Much discussion has taken place; a time frame now needs to be set for implementing the solution: DoT security wing
The Union government has asked all mobile operators offering BlackBerry smartphone services to implement the interception solution being offered by the Canada-based firm Research In Motion by December 31 to enable security agencies to check misuse of the encrypted service. It has turned down requests from telecom service providers (TSPs) for extending the deadline to early next year.
“As such, a lot of discussions/deliberations have already taken place [regarding implementation of interception solution for BlackBerry services by TSPs]. At this stage, there is a need to fix up a [time frame] by which all TSPs are required to comply with the requirement of deploying the interception solution in respect of BlackBerry services offered by them… We may ask all the TSPs to comply with the BlackBerry interception requirements by 31.12.2012,” DoT’s security wing said in an internal note.
The government has also told the TSPs that the “BlackBerry interception solution is in the final stages of development and testing by RIM and telecom service providers in conjunction with the Legal Intercepting (LI) vendor. The developed solution should be deployed in coordination with RIM and offered for testing to the respective TERM cells on or before 31.12.2012. Failing to successfully demonstrate a service/services’ [capability to stave off] interception as per norms laid by DoT, the BlackBerry service may be restrained [from being] offered to subscribers from 1.1.2013 through your network,” the DoT letter to mobile operators said.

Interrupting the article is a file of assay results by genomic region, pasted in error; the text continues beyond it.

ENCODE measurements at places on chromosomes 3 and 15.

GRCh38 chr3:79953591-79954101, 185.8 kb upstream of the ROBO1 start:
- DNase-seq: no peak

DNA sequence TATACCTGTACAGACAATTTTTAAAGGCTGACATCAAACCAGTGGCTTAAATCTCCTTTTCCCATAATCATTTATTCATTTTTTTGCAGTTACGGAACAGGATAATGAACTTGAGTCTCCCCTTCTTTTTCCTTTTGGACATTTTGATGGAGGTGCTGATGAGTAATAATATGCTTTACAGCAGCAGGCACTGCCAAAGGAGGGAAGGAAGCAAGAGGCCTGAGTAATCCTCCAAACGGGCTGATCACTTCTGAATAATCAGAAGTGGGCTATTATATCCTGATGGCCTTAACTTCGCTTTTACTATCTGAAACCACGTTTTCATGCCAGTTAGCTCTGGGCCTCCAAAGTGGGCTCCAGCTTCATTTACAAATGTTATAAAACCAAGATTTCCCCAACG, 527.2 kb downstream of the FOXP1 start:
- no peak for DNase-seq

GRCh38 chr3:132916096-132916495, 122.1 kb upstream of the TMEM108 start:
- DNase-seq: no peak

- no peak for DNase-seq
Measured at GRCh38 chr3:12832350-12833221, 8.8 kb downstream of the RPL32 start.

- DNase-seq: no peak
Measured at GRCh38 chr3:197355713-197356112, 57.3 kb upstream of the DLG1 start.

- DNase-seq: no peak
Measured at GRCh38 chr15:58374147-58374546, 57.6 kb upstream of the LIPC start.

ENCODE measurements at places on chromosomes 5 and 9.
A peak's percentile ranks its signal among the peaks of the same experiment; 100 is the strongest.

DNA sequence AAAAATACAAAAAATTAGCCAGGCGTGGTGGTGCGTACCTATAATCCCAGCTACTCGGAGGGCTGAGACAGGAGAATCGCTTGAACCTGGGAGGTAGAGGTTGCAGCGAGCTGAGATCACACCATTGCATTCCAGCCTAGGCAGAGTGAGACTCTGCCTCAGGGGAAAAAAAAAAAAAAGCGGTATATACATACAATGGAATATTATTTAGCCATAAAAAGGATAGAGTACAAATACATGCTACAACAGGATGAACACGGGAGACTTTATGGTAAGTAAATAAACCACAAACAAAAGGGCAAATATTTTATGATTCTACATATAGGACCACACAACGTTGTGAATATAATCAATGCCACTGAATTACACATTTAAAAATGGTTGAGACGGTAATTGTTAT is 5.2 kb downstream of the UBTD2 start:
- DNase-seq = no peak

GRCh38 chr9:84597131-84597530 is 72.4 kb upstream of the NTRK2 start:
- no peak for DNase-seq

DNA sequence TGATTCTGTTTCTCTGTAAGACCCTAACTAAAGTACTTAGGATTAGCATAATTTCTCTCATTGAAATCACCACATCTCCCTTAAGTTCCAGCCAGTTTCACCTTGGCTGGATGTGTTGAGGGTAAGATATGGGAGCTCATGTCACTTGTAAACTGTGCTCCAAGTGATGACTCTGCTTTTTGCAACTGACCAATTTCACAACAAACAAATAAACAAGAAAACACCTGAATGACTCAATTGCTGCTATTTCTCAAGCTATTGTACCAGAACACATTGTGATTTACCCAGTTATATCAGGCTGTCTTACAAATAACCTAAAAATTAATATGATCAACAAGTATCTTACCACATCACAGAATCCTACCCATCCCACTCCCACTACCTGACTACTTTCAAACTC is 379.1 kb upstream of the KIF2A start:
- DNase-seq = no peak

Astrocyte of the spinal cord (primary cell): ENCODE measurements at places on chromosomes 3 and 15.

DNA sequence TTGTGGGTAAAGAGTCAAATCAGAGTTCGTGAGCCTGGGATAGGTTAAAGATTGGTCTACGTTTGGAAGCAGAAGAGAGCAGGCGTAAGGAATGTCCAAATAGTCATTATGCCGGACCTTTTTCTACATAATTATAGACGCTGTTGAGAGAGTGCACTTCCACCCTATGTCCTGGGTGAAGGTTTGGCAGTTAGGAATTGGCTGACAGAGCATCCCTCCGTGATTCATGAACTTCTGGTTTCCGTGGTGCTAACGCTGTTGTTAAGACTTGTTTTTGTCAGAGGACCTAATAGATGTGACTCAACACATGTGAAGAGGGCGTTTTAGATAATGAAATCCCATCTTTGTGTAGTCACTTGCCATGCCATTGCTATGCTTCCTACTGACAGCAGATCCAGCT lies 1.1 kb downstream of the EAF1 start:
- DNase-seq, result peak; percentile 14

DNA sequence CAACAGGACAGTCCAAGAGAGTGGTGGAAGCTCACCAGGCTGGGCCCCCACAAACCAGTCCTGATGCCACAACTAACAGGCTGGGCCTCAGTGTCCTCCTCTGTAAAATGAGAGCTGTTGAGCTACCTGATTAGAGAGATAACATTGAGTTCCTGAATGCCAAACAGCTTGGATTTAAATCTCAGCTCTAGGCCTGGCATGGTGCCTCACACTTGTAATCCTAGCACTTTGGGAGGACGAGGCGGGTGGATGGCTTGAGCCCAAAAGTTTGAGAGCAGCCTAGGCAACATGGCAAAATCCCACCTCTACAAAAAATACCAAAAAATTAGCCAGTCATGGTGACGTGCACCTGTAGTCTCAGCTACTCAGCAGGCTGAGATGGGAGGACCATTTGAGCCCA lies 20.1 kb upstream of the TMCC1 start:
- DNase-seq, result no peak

Though some leading operators like Bharti Airtel, Tata Teleservices and Aircel have sought time till beyond 2012 for implementing the interception solutions, state-owned firms BSNL and MTNL, besides Reliance Communications, have not committed any timeline for its implementation. Only Vodafone has informed the Department of Telecommunications that it was ready for the implementation.
RIM had, following much persuasion from the government, agreed to provide Indian security agencies a solution for lawful interception of encrypted data and monitoring in a readable format and has put up its server in Mumbai to enable TSPs to connect with it. This will help Indian law enforcement agencies to monitor data on a real time basis.
However, the DoT and Indian agencies are yet to give their nod to the RIM solution after final testing.